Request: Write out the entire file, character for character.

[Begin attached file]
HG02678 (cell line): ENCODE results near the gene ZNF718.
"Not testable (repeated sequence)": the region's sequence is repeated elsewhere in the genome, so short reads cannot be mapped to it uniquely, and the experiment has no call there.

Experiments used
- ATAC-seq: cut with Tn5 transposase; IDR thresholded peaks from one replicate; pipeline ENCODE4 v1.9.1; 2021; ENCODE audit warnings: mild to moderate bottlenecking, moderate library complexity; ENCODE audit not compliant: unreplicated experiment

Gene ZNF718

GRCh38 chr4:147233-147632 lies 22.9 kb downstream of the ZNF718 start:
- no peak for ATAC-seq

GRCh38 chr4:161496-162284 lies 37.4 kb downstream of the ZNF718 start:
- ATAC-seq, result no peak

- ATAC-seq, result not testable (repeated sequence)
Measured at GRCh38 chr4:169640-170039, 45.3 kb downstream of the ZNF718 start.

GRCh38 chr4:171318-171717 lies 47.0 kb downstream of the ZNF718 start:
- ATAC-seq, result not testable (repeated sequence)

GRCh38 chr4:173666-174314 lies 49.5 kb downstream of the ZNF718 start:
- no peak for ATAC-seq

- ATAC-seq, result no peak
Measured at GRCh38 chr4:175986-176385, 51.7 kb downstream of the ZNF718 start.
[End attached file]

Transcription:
HG02678 (cell line): ENCODE results near the gene ZNF718.
"Not testable (repeated sequence)": the region's sequence is repeated elsewhere in the genome, so short reads cannot be mapped to it uniquely, and the experiment has no call there.

Experiments used
- ATAC-seq: cut with Tn5 transposase; IDR thresholded peaks from one replicate; pipeline ENCODE4 v1.9.1; 2021; ENCODE audit warnings: mild to moderate bottlenecking, moderate library complexity; ENCODE audit not compliant: unreplicated experiment

Gene ZNF718

GRCh38 chr4:147233-147632 lies 22.9 kb downstream of the ZNF718 start:
- no peak for ATAC-seq

GRCh38 chr4:161496-162284 lies 37.4 kb downstream of the ZNF718 start:
- ATAC-seq, result no peak

- ATAC-seq, result not testable (repeated sequence)
Measured at GRCh38 chr4:169640-170039, 45.3 kb downstream of the ZNF718 start.

GRCh38 chr4:171318-171717 lies 47.0 kb downstream of the ZNF718 start:
- ATAC-seq, result not testable (repeated sequence)

GRCh38 chr4:173666-174314 lies 49.5 kb downstream of the ZNF718 start:
- no peak for ATAC-seq

- ATAC-seq, result no peak
Measured at GRCh38 chr4:175986-176385, 51.7 kb downstream of the ZNF718 start.